The charges against the following 27 defendants have been revealed as the indictment is unsealed, while the charges against three additional defendants remained sealed pending their arrests.

  • Ronnell Bowman
  • Michael Anderson
  • Joel Blake
  • Byron Claypool
  • Javonte Cotton 
  • Ladarius Davis-Hughes
  • Larry Echols 
  • Demetrius Exum 
  • Larry Hamilton
  • Vernell Hamilton 
  • Akeem Hudson
  • Ronnie Jackson
  • Calvin Kidd
  • Marcus Malbro
  • Deautris Mattison
  • Quevon McKinnie
  • Chase Nanez
  • Andrew Portis
  • Maurice Rittman
  • Ramon Savage 
  • Timothy Scott
  • Keorie Smith
  • Kejuaun Thomas
  • Lawrence Turner
  • Chazz White
  • Jalen Williams
  • Jaquan Wright

Unemployment Insurance fraud 

The Government Accountability Office estimates that as much as $135 billion of the total amount of unemployment benefits paid – about 15 percent – was illegally claimed. The unprecedented demand for benefits and the need to quickly implement new programs increased the risk of improper payments, including those due to fraud, according to the Government Accountability Office.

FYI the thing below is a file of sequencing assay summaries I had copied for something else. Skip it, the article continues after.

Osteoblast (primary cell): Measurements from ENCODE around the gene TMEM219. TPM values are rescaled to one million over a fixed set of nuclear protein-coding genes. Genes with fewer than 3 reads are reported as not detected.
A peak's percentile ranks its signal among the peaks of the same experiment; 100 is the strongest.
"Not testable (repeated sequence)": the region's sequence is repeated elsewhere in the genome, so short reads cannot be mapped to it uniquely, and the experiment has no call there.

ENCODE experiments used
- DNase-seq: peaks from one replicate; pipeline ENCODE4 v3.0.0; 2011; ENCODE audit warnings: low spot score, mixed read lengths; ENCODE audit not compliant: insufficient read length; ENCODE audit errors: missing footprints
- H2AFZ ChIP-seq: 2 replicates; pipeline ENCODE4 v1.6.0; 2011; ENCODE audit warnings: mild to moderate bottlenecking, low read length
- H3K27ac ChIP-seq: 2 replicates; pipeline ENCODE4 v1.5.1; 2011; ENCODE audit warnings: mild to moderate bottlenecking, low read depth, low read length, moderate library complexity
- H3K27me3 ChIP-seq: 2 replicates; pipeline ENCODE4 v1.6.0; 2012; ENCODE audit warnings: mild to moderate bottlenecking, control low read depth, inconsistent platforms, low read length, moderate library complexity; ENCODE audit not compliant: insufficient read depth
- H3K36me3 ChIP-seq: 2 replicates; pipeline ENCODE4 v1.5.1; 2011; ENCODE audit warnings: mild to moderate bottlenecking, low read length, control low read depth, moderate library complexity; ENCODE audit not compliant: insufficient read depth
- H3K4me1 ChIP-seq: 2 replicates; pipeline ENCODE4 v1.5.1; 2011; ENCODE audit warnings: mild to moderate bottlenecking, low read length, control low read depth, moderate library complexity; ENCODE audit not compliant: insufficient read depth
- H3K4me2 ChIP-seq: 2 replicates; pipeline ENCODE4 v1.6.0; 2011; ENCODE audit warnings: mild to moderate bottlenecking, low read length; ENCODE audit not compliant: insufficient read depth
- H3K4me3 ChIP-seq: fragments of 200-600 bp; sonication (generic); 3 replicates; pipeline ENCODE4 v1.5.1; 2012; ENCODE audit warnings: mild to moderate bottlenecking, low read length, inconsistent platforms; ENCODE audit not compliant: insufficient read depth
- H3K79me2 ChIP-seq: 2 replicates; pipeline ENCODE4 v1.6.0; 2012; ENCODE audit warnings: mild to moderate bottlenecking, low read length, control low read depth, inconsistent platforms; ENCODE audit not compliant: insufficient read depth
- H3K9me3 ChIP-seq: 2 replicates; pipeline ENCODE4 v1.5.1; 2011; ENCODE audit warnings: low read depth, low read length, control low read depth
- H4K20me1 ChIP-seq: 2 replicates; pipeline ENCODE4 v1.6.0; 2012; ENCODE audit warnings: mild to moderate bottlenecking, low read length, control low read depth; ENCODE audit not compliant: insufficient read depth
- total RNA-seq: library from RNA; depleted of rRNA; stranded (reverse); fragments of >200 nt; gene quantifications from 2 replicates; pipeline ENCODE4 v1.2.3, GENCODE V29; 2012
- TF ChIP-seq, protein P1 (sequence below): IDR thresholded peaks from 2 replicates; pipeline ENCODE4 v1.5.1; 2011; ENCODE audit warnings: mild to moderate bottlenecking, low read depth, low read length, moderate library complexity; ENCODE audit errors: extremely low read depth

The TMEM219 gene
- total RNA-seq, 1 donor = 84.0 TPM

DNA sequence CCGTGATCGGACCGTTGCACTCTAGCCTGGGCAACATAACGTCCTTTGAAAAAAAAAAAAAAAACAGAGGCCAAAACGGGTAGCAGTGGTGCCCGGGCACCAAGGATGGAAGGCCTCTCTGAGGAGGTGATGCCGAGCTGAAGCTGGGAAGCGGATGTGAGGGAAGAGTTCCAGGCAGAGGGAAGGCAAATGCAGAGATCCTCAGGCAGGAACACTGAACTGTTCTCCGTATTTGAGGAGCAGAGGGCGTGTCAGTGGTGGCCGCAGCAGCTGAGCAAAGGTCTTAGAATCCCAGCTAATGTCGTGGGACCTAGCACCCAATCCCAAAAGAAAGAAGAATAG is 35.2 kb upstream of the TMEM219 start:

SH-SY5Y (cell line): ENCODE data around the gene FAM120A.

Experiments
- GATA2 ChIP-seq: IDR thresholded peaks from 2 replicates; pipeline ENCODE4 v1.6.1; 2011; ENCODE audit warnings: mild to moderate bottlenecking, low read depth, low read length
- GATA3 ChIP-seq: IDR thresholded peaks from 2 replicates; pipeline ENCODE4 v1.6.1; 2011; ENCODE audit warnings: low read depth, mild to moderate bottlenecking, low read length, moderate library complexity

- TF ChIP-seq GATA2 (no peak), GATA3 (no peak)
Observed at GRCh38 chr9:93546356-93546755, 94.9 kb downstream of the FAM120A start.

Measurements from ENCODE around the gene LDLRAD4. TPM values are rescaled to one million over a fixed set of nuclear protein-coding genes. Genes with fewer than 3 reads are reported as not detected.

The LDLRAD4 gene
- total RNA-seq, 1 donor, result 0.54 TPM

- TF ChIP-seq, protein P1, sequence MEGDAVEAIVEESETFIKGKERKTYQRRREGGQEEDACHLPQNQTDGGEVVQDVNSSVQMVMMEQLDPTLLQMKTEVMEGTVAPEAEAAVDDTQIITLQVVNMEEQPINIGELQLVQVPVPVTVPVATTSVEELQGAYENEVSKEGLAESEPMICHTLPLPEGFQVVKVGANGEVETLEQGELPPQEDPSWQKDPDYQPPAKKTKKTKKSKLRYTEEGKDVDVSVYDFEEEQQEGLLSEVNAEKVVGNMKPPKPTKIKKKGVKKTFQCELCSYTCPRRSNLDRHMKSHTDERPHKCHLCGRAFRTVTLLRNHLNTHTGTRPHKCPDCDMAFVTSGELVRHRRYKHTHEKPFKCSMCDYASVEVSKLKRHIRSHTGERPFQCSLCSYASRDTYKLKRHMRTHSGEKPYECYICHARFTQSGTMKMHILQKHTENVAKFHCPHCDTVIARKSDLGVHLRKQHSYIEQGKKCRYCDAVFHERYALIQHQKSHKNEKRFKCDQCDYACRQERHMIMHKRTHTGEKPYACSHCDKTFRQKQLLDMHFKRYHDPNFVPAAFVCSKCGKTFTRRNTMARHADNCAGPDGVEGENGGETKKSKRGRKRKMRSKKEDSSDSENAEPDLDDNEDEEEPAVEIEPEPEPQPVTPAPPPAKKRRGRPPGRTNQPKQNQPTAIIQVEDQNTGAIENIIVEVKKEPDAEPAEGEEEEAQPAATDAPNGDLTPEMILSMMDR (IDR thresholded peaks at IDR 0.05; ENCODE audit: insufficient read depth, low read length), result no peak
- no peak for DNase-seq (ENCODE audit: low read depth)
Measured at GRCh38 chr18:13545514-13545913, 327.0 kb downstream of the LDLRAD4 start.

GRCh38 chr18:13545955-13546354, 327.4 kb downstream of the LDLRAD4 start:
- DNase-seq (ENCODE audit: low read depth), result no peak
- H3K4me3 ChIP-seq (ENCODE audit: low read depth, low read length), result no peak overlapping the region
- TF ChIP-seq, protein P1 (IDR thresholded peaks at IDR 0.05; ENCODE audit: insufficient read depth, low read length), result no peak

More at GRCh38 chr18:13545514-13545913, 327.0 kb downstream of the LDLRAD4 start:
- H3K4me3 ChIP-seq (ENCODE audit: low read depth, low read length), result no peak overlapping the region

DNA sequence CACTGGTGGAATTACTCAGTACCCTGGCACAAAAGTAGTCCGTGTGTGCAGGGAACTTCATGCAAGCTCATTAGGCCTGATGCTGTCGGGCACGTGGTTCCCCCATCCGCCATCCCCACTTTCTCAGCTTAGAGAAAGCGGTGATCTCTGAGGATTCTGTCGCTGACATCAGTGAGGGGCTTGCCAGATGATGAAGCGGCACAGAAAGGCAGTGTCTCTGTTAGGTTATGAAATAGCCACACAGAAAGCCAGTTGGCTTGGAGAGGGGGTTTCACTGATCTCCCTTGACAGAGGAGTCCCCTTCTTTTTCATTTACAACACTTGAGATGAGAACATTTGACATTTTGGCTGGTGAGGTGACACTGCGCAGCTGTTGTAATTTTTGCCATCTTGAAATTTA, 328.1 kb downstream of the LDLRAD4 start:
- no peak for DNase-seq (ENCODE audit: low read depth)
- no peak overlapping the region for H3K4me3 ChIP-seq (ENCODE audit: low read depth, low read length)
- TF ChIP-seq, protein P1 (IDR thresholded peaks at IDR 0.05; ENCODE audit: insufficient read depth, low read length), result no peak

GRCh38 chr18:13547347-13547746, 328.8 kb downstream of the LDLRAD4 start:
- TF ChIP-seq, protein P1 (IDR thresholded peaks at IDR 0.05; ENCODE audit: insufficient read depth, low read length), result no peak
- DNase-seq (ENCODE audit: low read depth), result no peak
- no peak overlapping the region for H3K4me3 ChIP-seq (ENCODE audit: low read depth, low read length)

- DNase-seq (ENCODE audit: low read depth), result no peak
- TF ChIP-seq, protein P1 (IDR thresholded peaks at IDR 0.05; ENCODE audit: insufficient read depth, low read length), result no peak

“At the peak of the pandemic, with people losing their jobs, the Department of Labor and the state workforce agencies that channeled the unemployment insurance benefit were trying to get money out as quickly as possible, and that was done almost exclusively by removing to relaxing the controls they had in place,” Bagdoyan said. “If you remove controls, there’s an inverse relationship to risk.”

Wisconsin reported incurring $39.3 million in fraudulent UI pandemic benefit overpayments and has recovered 11% of the amount, or $4.3 million, according to Bagdoyan.

To report the theft of COVID-19 funds, call the National Center for Disaster Fraud at 866-720-5721 or email disaster@leo.gov.

The Badger Project is a nonpartisan, citizen-supported journalism nonprofit in Wisconsin.


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This article first appeared on The Badger Project and is republished here under a Creative Commons license.